Gary Moller: [DipPhEd PGDipRehab PGDipSportMed(Otago)FCE Certified, Kordel's and Nutra-Life Certified Natural Health Consultant]. ICL Laboratories registered Hair Tissue Mineral Analysis and Medical Nutrition Consultant.

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Thursday, January 03, 2013

The 21 day rule for medical treatments

Not really relevant to the article;
but I do like it!

The 21 day rule


I often come across people including athletes who have been undergoing a form of medical treatment for months; sometimes longer.

It raises the question:

"How long should one undergo a course of medical treatment before calling it quits?" 


As a general rule of thumb, I recommend applying the

"21 day rule"


If you are undergoing any form of treatment or therapy, be it physical therapy or medicine, apply the 21 day rule.

If, after 21 days of consistent application of the therapy, there has not been a significant improvement in your condition and at a rate or level above what would normally be expected if things were left up to Mother Nature herself, then you need to review what is being done. 

Far too often, ineffective therapies are continued with long after when their use should have been critically reviewed, modified or ceased altogether. In addition, progress is often erroneously attributed to the treatment or medicine when it is really just the natural healing processes that should be getting the credit.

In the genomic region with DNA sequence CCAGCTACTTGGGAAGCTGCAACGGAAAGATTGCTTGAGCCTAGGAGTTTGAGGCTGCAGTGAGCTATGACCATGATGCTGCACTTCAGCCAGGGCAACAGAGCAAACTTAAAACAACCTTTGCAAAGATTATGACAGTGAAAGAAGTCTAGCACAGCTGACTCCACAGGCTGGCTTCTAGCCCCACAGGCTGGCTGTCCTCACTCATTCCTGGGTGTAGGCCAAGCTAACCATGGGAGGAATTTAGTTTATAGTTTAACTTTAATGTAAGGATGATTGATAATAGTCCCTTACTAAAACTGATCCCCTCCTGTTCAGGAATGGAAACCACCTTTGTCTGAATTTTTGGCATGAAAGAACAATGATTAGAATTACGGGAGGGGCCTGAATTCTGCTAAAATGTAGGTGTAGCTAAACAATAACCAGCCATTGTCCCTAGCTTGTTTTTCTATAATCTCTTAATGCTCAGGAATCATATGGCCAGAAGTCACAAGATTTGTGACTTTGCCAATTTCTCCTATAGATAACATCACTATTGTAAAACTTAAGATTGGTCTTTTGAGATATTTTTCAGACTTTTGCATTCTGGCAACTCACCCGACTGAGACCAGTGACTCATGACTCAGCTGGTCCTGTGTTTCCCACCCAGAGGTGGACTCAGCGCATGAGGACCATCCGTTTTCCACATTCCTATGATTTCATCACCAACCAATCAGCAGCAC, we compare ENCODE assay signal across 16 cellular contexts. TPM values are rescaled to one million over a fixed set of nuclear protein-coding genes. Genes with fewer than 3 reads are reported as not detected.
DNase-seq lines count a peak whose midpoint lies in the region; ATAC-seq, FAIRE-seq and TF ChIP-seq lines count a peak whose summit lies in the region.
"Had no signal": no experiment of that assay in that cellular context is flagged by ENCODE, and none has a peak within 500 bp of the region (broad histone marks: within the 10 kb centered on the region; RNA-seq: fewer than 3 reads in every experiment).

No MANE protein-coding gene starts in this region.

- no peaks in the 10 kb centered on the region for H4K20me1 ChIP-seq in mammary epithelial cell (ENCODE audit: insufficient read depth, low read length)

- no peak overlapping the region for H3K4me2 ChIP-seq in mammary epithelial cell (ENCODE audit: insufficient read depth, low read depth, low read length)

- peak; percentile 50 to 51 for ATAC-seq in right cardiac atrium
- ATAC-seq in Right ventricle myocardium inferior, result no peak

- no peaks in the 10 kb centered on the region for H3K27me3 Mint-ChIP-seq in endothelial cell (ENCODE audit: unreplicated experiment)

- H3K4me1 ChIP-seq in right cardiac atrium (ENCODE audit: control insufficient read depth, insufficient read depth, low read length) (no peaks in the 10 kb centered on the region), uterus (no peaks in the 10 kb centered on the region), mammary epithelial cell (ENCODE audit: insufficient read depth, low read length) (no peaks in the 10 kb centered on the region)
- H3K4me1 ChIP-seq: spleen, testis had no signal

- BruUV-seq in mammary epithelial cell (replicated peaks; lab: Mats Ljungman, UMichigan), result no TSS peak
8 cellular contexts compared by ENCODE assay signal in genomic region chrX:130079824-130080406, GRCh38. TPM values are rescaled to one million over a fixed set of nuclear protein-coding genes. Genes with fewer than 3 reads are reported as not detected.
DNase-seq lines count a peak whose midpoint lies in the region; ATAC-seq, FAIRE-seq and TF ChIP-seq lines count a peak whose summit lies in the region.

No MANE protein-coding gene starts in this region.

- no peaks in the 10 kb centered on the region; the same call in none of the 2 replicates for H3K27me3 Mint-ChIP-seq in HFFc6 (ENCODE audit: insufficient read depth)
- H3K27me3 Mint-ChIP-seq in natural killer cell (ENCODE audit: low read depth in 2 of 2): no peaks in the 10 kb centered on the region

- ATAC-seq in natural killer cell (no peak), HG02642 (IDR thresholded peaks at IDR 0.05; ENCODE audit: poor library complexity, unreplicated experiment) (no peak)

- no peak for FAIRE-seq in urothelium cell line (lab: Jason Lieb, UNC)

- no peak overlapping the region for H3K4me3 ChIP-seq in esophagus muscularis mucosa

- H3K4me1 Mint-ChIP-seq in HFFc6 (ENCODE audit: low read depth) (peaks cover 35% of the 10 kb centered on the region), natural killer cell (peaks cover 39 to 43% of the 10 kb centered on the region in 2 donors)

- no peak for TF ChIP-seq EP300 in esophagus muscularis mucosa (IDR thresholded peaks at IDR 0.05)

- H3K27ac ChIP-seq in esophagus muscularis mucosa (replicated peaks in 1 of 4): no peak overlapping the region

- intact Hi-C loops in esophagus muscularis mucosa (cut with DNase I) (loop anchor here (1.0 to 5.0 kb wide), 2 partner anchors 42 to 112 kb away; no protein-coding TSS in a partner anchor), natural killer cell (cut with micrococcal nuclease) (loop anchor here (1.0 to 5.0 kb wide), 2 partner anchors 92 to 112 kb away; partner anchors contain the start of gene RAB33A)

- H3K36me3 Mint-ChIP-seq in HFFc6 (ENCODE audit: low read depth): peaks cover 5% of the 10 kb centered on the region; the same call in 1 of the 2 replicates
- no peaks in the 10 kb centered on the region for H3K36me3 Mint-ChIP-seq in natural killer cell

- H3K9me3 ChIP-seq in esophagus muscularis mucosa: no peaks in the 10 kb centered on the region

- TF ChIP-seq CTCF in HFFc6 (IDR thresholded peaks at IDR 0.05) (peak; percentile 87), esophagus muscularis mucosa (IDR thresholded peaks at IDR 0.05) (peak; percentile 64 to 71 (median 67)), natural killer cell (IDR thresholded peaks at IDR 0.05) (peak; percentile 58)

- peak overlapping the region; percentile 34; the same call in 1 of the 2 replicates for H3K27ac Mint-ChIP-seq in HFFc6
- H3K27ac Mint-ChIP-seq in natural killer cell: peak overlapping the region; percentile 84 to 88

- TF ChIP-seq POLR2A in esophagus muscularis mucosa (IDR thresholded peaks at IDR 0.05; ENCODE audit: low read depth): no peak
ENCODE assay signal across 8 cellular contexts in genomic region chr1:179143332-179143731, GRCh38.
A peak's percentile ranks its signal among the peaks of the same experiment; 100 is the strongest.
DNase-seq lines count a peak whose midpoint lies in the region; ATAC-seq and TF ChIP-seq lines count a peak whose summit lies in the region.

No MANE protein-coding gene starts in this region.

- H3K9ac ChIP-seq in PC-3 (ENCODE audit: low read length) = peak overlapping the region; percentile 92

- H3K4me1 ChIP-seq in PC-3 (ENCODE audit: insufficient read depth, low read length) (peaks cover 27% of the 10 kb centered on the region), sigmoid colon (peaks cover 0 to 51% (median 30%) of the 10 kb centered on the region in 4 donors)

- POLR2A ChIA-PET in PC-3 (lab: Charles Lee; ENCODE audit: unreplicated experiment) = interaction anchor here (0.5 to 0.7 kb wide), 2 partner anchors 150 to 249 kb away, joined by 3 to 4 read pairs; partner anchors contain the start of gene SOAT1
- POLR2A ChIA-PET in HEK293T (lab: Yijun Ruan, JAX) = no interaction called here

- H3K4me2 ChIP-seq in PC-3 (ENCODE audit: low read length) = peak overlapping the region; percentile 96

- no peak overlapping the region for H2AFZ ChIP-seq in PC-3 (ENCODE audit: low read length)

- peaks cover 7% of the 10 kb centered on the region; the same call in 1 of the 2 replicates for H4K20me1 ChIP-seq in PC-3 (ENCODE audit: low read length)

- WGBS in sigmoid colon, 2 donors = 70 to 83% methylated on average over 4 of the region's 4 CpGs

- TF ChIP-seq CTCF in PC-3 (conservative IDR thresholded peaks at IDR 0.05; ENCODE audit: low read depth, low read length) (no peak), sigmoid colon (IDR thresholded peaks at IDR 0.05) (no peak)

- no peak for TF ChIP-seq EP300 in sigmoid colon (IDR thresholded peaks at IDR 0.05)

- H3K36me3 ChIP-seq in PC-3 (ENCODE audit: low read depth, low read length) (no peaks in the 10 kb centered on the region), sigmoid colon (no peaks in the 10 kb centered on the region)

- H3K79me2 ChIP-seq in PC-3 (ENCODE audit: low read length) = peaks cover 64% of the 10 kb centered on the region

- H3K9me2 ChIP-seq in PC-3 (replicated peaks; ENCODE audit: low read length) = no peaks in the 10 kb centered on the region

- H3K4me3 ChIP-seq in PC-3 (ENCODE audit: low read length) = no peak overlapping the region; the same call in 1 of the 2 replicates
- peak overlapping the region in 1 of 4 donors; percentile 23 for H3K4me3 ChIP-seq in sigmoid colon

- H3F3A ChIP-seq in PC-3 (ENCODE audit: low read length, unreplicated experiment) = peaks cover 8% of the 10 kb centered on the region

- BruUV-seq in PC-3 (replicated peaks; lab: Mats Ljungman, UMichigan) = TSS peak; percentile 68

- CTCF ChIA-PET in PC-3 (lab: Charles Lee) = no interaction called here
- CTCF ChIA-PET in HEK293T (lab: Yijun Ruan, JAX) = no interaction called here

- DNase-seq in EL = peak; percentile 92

Many medications (unlike herbs, vitamins and minerals) cease to be effective after a month of regular use.  In many cases, the body "habituates" (another term for "addiction") to medicines such as steroids, anti-depressants and pain medications).

Simple methods of monitoring progress, such as using a personal heart rate monitor, are often overlooked, therefore causing a loss of objectivity when assessing progress.  Always ask:

"How is my progress being measured?"


Nutritional and lifestyle strategies, including exercise and deep tissue massage, can be extremely effective. These enhance and support, rather than replace or inhibit normal body physiology. Sometimes no obvious benefit is ever demonstrated by exercise, eating well and supplementing where the need exists, other than looking good and feeling great over the long term. Give these strategies at least 3 months to take effect.
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